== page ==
The following resources help you learn how to get yourself registered to vote and the various options you have to make sure your vote is received and counted, including how elections work, electoral participation, and more on the national and local level.

Absentee Ballot Rules

Absentee voting, also known as voting by mail, consists of mailing in your ballot before Election Day. The laws for absentee ballots differ from state to state with some states requiring a valid excuse for not being able to vote in person, while others allow anyone to vote by mail. 

Complete Guide to College Voting 

Students who attend schools that are far from where they are registered to vote can still send in a ballot. They can also register to vote even if they’re nowhere near their home address. A student can decide where they wish to be registered as long as it’s done in a timely manner before Election Day. 

How to Register to Vote 

There are a multitude of ways in which a student can register to vote. One option is to start at, register at a local department of motor vehicles or driver’s license services, find an armed forces recruitment office, the local polling place, or contact the local public assistance office. 

How to Vote:

Now that you’ve registered, you can vote by mail in ballots or in person on election day. Here’s a look at the steps to take before and during the voting process, including open primaries vs closed primaries, congress, and general election.

7 Simple Steps 

You’re asked to pick a party affiliation when you register to vote, but you can vote for anyone you wish, regardless of their political affiliation. Researching the candidates and their platform helps you make up your mind as to who you’re voting for. Once a decision is made, cast your ballot via your preferred method. 

Make a Voting Plan 

It’s a good idea to make a plan before Election Day draws near, especially if this is the first time you’re voting. The act of voting is quick and easy, but it never hurts to be prepared before voting by mail or in person after deciding upon a candidate. 

Out of State College Student Voting Guide 

Students who are attending a school in other states have the option to register to vote in local elections where they’re residing as they attend school. They can also choose to maintain their registration at their permanent address (IE family home) and vote by absentee ballot.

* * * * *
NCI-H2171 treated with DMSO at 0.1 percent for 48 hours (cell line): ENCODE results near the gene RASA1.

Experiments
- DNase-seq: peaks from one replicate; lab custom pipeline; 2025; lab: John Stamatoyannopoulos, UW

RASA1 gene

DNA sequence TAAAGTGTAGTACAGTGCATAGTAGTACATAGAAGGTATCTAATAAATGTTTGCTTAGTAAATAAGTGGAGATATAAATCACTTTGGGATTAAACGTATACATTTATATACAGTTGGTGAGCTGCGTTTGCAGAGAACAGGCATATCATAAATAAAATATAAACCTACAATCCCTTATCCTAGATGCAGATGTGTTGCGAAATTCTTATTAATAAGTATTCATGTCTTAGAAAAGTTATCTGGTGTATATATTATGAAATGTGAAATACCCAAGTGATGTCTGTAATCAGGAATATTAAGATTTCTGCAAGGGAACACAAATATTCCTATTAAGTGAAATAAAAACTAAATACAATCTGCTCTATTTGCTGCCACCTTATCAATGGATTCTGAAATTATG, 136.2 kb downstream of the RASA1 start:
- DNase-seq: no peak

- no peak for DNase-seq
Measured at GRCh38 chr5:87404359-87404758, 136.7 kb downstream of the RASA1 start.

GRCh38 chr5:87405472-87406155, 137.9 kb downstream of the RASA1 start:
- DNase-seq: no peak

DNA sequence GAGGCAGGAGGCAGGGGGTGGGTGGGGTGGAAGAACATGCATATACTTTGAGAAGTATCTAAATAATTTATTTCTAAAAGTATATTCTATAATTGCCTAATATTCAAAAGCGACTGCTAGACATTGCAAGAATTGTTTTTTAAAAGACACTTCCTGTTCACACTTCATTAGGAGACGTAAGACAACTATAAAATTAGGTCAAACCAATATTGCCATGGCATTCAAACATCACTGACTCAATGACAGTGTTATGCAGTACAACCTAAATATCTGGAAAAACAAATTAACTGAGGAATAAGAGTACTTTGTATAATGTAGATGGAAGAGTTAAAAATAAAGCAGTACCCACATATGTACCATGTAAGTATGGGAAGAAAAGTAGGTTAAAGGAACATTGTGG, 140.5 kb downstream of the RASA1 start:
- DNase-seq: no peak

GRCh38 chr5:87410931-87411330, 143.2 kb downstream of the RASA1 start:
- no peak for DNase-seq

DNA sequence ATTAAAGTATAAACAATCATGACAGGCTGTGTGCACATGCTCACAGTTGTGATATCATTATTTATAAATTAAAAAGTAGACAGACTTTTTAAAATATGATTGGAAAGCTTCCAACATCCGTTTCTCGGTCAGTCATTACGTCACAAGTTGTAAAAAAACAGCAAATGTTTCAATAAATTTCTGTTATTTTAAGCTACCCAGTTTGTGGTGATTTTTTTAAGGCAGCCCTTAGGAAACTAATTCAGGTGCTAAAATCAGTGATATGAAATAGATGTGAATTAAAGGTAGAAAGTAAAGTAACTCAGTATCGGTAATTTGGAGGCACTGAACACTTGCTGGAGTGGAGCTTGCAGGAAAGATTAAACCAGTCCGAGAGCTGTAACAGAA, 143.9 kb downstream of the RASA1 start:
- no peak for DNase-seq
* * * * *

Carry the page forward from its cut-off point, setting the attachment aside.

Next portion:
Voter Q&A (UNC) 

The Voter Q&A answers many common questions students have about voting for the first time. What’s a caucus? What are interest groups? How do these idiots get elected to government? The in-depth answers help the reader understand the steps they need to take to become an eligible voter. 

Voter’s Guide to Federal Elections 

This guide is published in 11 languages to help voters understand and navigate federal elections, including primary elections, vice president and president, and more. It also contains information about early voting, understanding the electoral college, and the voting process for citizens living abroad and members of the military who are stationed overseas. 

You Can Vote 

The state of North Carolina has published a guide that shows students and residents the steps they need to take in order to vote in federal and state elections and get your first “I Voted” sticker.

Your 2022 Guide to Voting in College: Tips for Students and First-Time Voters 

Don’t let the 2022 date on this guide keep you from reading it. The information it contains for students and first-time voters is valid and helps students understand the voting process from start to end, from George Washington to local representatives.

Research on Voting and College Students